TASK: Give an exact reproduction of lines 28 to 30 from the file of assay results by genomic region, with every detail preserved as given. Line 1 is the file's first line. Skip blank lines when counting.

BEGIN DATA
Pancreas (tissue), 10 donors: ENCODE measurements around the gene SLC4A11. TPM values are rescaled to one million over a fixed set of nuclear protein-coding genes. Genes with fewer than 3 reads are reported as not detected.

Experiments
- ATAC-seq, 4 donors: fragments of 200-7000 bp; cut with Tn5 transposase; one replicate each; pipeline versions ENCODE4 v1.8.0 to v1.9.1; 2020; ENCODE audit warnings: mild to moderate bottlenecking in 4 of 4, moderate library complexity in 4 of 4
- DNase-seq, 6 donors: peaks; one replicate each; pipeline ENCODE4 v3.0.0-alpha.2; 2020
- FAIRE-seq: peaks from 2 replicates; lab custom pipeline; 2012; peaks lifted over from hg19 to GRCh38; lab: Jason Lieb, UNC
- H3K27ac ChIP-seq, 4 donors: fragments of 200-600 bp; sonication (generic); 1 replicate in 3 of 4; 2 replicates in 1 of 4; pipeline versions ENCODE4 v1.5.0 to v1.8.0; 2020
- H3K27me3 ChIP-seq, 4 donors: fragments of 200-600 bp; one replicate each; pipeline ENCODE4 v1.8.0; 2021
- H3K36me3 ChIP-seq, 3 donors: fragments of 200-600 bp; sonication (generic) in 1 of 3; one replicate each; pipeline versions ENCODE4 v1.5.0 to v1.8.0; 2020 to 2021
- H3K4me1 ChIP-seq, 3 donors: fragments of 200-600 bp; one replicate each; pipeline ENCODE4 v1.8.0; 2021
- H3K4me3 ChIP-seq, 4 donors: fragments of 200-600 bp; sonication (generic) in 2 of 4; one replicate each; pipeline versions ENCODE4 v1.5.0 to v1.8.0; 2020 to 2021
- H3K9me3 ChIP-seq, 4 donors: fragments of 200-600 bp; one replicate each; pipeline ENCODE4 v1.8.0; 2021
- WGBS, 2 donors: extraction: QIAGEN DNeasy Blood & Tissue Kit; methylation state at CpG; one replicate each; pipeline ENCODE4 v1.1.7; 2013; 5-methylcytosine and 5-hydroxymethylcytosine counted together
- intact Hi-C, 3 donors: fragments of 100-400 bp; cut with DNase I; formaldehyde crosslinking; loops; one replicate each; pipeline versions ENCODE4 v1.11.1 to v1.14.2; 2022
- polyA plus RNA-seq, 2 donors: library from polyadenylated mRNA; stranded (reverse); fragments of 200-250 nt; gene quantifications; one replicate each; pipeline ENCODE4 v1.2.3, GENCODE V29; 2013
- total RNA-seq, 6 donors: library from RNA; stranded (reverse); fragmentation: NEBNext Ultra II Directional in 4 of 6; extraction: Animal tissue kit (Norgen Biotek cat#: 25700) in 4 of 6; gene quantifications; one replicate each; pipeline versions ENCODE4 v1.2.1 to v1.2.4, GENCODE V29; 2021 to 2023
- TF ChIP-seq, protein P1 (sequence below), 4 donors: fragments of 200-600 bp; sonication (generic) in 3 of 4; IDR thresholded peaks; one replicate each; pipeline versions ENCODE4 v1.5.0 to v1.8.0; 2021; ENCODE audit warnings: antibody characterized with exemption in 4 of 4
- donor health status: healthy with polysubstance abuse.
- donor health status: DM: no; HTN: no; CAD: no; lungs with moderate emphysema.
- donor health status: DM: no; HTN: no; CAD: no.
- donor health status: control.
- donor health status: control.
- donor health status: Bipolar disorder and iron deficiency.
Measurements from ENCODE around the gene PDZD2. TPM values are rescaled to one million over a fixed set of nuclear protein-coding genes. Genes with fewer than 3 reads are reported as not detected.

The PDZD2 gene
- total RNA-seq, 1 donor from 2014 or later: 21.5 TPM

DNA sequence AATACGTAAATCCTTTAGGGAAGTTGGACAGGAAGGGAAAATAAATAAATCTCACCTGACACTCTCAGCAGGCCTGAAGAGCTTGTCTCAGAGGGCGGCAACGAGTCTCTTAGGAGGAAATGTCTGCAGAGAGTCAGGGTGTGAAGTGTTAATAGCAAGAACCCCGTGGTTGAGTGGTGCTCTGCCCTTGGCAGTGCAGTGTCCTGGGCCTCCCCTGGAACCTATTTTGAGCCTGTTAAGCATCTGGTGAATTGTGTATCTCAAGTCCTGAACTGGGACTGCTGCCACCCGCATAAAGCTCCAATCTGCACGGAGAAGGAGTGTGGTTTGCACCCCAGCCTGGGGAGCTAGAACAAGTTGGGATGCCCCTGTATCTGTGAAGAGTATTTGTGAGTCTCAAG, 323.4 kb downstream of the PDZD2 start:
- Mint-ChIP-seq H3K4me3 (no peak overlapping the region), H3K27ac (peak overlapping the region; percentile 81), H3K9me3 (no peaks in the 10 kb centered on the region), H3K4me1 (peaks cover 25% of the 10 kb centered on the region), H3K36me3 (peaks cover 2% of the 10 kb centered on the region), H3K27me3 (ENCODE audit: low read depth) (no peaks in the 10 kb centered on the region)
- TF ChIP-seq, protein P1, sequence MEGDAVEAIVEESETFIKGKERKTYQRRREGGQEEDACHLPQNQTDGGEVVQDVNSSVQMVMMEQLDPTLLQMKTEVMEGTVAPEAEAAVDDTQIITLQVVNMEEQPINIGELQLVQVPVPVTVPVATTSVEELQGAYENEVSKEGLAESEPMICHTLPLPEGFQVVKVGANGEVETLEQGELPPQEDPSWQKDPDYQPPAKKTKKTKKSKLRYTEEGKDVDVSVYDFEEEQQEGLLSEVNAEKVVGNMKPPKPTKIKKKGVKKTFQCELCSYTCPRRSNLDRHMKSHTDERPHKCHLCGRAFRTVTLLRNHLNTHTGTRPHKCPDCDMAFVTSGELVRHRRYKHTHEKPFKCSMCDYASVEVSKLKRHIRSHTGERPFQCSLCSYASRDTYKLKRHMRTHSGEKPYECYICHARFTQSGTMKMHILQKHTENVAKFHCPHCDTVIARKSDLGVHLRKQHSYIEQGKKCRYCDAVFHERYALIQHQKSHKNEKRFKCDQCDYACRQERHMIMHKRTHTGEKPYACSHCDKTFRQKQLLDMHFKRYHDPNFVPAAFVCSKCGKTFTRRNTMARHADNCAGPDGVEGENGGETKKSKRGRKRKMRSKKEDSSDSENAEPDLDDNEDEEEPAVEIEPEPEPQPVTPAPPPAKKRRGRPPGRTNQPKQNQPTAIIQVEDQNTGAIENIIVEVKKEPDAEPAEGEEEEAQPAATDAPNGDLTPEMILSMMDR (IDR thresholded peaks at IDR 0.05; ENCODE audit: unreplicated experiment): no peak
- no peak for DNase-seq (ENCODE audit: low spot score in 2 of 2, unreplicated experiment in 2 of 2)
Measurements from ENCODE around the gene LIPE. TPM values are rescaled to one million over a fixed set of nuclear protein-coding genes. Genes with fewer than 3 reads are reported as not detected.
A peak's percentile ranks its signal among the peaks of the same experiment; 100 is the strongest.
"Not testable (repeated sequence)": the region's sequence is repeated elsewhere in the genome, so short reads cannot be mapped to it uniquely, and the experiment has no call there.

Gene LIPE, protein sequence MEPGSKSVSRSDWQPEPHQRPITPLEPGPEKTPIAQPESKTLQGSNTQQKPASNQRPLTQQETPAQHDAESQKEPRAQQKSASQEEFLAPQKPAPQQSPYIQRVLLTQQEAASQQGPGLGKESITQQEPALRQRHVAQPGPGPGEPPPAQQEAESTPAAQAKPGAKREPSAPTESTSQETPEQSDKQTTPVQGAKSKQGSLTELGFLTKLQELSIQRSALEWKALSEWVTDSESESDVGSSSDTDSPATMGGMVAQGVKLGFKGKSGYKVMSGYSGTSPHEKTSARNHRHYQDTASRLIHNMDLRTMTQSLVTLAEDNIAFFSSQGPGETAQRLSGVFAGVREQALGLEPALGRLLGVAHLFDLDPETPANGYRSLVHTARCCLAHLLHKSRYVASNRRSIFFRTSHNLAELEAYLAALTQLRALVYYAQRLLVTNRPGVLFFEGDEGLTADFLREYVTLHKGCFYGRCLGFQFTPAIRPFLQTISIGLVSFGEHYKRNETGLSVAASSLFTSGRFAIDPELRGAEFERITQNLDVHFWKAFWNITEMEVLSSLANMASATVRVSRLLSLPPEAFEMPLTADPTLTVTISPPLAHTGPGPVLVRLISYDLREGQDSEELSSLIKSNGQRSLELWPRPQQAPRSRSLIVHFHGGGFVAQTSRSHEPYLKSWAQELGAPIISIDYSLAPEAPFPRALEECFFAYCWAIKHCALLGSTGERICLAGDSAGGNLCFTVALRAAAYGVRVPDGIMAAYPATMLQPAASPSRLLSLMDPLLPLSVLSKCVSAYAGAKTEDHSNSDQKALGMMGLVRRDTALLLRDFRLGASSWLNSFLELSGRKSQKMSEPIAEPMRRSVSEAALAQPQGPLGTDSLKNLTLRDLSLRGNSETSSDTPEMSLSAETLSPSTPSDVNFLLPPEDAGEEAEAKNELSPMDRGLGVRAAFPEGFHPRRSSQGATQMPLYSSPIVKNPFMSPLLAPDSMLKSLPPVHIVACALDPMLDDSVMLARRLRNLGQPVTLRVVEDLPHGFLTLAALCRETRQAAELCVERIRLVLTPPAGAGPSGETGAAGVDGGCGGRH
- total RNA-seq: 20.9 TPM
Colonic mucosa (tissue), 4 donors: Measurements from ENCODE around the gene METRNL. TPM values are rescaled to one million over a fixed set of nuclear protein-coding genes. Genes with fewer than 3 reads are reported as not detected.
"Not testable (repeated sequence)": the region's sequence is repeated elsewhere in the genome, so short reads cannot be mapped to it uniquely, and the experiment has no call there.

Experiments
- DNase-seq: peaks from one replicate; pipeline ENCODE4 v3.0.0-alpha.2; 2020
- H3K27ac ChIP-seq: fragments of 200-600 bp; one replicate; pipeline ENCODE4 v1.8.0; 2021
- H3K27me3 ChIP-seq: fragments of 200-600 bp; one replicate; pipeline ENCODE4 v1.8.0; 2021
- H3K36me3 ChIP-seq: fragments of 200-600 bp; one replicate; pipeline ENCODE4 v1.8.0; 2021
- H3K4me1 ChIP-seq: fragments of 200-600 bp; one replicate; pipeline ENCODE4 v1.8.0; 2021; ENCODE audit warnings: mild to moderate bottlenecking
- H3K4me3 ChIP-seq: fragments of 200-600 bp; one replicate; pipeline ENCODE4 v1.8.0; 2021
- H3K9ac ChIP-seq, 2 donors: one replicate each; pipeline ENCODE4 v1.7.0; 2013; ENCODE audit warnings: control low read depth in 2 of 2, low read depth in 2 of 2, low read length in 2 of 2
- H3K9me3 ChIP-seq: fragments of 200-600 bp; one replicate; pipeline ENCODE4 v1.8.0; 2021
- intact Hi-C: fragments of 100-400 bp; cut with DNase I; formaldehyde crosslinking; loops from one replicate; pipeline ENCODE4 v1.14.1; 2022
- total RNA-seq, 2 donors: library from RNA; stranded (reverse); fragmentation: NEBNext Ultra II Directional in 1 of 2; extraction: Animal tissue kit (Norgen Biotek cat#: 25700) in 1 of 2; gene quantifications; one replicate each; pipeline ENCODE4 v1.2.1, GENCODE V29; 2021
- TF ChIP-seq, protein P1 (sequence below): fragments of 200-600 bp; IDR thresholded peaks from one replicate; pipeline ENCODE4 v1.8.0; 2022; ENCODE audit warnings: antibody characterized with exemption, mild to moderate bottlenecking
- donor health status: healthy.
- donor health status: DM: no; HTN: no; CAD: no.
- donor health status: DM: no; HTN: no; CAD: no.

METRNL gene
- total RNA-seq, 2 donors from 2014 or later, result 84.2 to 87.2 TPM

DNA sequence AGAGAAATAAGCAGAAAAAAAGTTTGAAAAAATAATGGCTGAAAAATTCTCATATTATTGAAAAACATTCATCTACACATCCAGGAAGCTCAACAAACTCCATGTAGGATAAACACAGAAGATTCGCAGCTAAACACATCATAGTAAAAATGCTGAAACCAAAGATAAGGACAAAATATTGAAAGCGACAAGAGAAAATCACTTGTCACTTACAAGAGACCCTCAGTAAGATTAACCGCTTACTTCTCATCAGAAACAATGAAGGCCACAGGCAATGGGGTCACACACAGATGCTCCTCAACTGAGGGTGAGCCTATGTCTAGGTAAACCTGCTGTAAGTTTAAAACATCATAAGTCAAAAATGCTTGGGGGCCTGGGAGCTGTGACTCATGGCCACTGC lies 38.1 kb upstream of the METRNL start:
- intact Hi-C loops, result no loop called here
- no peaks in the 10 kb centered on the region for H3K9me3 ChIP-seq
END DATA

- TF ChIP-seq, protein P1, sequence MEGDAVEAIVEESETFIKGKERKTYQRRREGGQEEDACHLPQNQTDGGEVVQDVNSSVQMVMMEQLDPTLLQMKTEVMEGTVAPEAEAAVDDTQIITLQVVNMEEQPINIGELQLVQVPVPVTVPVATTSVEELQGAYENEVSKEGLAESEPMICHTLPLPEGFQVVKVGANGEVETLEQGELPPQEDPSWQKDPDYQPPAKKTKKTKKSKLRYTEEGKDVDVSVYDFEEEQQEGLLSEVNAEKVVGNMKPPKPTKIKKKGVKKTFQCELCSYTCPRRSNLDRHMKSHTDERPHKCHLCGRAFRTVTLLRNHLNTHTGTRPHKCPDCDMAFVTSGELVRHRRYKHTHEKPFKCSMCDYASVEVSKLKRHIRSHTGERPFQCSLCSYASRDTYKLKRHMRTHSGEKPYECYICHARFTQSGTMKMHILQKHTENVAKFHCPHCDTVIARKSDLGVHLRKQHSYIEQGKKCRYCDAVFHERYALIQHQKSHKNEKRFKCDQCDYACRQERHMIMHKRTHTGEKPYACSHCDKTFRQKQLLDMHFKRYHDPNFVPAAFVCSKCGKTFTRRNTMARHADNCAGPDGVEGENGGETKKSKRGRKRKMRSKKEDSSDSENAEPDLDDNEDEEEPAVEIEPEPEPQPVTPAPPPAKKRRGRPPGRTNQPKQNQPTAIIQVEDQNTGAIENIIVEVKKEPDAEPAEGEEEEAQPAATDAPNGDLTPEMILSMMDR (IDR thresholded peaks at IDR 0.05; ENCODE audit: unreplicated experiment): no peak
- no peak for DNase-seq (ENCODE audit: low spot score in 2 of 2, unreplicated experiment in 2 of 2)
Measurements from ENCODE around the gene LIPE. TPM values are rescaled to one million over a fixed set of nuclear protein-coding genes. Genes with fewer than 3 reads are reported as not detected.